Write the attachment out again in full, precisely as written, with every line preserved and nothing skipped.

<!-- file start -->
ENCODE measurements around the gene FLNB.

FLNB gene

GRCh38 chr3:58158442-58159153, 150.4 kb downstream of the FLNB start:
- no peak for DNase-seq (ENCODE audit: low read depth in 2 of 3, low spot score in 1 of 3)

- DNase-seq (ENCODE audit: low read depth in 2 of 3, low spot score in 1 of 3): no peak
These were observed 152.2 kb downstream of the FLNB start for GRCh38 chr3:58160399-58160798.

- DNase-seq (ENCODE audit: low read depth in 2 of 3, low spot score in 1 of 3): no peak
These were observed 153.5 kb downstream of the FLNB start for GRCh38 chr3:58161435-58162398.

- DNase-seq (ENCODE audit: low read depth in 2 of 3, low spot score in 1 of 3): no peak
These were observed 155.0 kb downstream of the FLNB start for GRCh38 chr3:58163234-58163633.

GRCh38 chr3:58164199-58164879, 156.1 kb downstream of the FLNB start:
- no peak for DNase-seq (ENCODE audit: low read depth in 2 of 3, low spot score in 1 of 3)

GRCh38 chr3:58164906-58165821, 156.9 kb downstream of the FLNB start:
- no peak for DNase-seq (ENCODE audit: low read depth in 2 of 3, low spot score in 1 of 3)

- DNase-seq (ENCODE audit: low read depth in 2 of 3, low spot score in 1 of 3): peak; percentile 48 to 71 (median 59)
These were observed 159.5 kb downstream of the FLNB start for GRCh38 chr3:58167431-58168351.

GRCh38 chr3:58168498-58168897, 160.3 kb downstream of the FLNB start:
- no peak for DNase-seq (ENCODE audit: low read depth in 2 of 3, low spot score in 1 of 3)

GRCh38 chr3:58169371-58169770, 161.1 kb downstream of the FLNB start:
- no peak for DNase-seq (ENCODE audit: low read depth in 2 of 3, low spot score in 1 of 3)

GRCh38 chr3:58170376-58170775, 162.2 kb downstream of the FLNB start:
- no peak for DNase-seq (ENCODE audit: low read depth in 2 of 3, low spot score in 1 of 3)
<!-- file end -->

ENCODE measurements around the gene FLNB.

FLNB gene

GRCh38 chr3:58158442-58159153, 150.4 kb downstream of the FLNB start:
- no peak for DNase-seq (ENCODE audit: low read depth in 2 of 3, low spot score in 1 of 3)

- DNase-seq (ENCODE audit: low read depth in 2 of 3, low spot score in 1 of 3): no peak
These were observed 152.2 kb downstream of the FLNB start for GRCh38 chr3:58160399-58160798.

- DNase-seq (ENCODE audit: low read depth in 2 of 3, low spot score in 1 of 3): no peak
These were observed 153.5 kb downstream of the FLNB start for GRCh38 chr3:58161435-58162398.

- DNase-seq (ENCODE audit: low read depth in 2 of 3, low spot score in 1 of 3): no peak
These were observed 155.0 kb downstream of the FLNB start for GRCh38 chr3:58163234-58163633.

GRCh38 chr3:58164199-58164879, 156.1 kb downstream of the FLNB start:
- no peak for DNase-seq (ENCODE audit: low read depth in 2 of 3, low spot score in 1 of 3)

GRCh38 chr3:58164906-58165821, 156.9 kb downstream of the FLNB start:
- no peak for DNase-seq (ENCODE audit: low read depth in 2 of 3, low spot score in 1 of 3)

- DNase-seq (ENCODE audit: low read depth in 2 of 3, low spot score in 1 of 3): peak; percentile 48 to 71 (median 59)
These were observed 159.5 kb downstream of the FLNB start for GRCh38 chr3:58167431-58168351.

GRCh38 chr3:58168498-58168897, 160.3 kb downstream of the FLNB start:
- no peak for DNase-seq (ENCODE audit: low read depth in 2 of 3, low spot score in 1 of 3)

GRCh38 chr3:58169371-58169770, 161.1 kb downstream of the FLNB start:
- no peak for DNase-seq (ENCODE audit: low read depth in 2 of 3, low spot score in 1 of 3)

GRCh38 chr3:58170376-58170775, 162.2 kb downstream of the FLNB start:
- no peak for DNase-seq (ENCODE audit: low read depth in 2 of 3, low spot score in 1 of 3)